For starters he’d quit his job.

Friday was his last day.

And breathe!

Now we’re not totally mad. We’ve got three months worth of mortgage, council tax etc in the joint account if we live frugally. I own a successful marketing agency, let out a number of properties and we’re about to launch a business I have high hopes about. This is probably about as calculated a risk as we could make and we’re in a fortunate position but it is very scary. Still, our son won’t be tiny forever and at five months old he’s just getting really awesome.

I’m returning to The Thursday Column to chart this journey. Hopefully it’ll be something to look back on fondly from our holiday home in Istanbul a few years down the line. I’m thinking the husband is making some tea while I glance over my files as a reminder of how it all began before the interviewer arrives to do one of those god awful pieces on women who have perfect lives and who you always hope have cellulite.*

I really hope that is what happens.

Meanwhile, as I dream of drinks overlooking the Blue Mosque (I have done this before, it’s utterly gorgeous) my current activities are a little less grand. For I have planted herbs and fried falafel.


* I’ll have cellulite. Pinkie promise.

The Herb Pot

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I have always failed at growing herbs so was rather excited to read an article in the March edition of Red Magazine that was all about easy to grow herbs, reliable vegetables and so forth. Rosemary, thyme and sage were thus on my list to try. Imagine my joy then a couple of weekends ago when on Gardener’s World (it was the first time I’ve seen it and boys was it exciting) Monty Don explained how to plant just these three. I waited as long as I could before bounding upstairs to wake the husband to talk about horticultural grit.

He took my enthusiasm rather well considering he’d been up between 2.15 and 5.45 with our son who was rather under the weather. It was 11am so he’d had chance to sleep in fairness and I had made him a coffee. That afternoon we headed out and spent £15 on grit, three plants and some plant food. Yikes! That’s hardly budgeting but I’m trying to have faith that we’ll have lots of herbs all summer and it’ll be worth it.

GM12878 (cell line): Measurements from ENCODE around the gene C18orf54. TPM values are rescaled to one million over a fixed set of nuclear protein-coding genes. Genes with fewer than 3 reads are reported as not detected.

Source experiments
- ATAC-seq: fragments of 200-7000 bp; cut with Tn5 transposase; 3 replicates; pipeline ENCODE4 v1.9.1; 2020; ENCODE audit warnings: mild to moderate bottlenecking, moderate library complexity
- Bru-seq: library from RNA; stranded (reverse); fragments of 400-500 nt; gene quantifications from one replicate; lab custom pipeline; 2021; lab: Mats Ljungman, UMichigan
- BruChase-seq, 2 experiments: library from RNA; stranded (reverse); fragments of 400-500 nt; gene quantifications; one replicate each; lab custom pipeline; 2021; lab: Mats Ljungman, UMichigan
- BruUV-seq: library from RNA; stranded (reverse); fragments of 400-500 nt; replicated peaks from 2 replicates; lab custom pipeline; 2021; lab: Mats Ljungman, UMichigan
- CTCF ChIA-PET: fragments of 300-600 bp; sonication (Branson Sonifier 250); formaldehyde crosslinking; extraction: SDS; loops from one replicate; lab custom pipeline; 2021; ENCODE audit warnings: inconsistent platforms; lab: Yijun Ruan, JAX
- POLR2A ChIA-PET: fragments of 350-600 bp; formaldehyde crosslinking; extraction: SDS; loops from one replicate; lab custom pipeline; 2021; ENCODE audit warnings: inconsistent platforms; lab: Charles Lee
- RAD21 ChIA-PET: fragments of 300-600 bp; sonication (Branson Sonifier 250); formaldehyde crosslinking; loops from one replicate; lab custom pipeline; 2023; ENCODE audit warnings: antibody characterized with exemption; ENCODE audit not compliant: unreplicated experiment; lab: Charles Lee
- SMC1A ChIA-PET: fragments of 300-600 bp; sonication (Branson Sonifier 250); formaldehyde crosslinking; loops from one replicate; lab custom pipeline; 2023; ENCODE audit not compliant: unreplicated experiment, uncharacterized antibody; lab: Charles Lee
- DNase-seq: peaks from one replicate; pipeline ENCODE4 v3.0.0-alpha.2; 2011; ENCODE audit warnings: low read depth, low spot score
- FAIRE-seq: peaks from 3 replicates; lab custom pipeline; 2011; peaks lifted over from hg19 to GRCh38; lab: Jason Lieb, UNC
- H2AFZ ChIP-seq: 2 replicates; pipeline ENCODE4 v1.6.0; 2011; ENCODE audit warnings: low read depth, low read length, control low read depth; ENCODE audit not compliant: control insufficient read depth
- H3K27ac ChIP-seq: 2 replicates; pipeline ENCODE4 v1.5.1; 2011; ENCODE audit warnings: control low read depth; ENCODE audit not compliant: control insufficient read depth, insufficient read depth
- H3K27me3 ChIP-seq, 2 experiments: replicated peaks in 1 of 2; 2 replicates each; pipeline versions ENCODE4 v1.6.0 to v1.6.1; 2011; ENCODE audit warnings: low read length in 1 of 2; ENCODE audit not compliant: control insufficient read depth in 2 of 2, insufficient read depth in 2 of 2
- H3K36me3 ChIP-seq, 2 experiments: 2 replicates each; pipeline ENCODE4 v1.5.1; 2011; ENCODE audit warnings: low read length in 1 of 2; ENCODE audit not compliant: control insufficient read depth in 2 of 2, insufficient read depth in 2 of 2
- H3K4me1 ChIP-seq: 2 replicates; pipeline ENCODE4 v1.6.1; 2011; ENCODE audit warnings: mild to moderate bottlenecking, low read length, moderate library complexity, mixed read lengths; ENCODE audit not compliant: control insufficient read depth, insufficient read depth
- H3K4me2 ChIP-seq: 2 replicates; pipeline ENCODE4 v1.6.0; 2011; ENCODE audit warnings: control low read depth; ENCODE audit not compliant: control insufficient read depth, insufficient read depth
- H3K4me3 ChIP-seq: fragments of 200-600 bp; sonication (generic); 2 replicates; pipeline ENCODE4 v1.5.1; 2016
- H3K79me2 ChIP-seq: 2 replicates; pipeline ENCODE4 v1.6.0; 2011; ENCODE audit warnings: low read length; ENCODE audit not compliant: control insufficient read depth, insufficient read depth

For this project I used:


  • Cobbles from a badly designed pond by my houses’ former owner
  • 1 large plastic container (left over from a plant my mum gave us for the garden)
  • Top soil from the hole my mum dug to insert plant into said garden
  • Horticultural grit (£3.99)
  • A Rosemary plant (£2.99)
  • A Sage plant (£2.99)
  • A Thyme plant (£1.49)
  • Herb food (£2.99)

 What I did:

  1.  Filled the container with cobbles to leave a space about 9 inches deep
  2. Mixed soil and grit 50:50 and planted the herbs within this
  3. Gave it all a good water, poured on some feed and put it in a sunny spot

Where I’ve been going wrong it seems is that these “Mediterranean” herbs like well drained soil and sun. By planting them in compost I was keeping them too damp.


Falafel

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Part of my plan is to eat good food as cheaply as possible. I had a 500g bag of dried chick peas and decided to make Falafel. I made 8 servings for around £3 which is great. Where the expense lies is the salad but I bought a punnet of “living salad” from Lidl and am hopeful of keeping it alive and reharvesting it.



Ingredients:
  • 1 litre vegetable oil (£1.59 from Tesco**)
  • About 100g plain flour (about 8p)
  • 500g dried chick peas (£1.09 from Tesco – I’m sure these can be bought in bulk for far less)
  • 3-4 small onions (about half of a 69p bag from Lidl)
  • ½ bulb of garlic (24p from Tesco)
  • 2 tbsp olive oil
  • 3 medium free range eggs (approx 70p from Tesco)
  • 3 tbsp Tahini paste (£1.49  for a 180g jar from Sainsbury’s)
  • 2 tbsp dried cumin
  • 2 tbsp cayenne pepper
  • 1 tsp dried ginger
  • 1 tbsp cinnamon

Method:
  1. Soak chick peas for 24 hours then simmer for an hour.
  2. Finely chop onion and garlic (I use a food processor) and sweat in olive oil until soft.
  3. Put 1/3 of the chick peas in the food processor with 1 tbsp Tahini paste and blitz. Add an egg and process until smooth. Scrape into a large bowl and repeat twice.
  4. Add onion mixture and spices and mix thoroughly.
  5. Heat oil in a large lidded pan until a small cube of bread sizzles upon contact.
  6. Take large dessert spoonfuls of falafel mix and drop into the flour, dust lightly then roll between your hands. Make 24 falafels.
  7. Using a slotted spoon lower the falafels into the hot oil. Only cook 3-4 at a time or you’ll lower the temperature of the oil. They’re ready when they’re a dark golden brown. Drain well on kitchen towel.
  8. I allowed three per person so kept six aside and froze the rest. While they taste best straight from the pan I was batch cooking late afternoon so to serve they went on a dry baking tray in a 180 oven for 15 minutes to warm through.



** Oil used for frying can be used three times. Just allow it to cool and decant back into the bottle. It looks manky I warn you.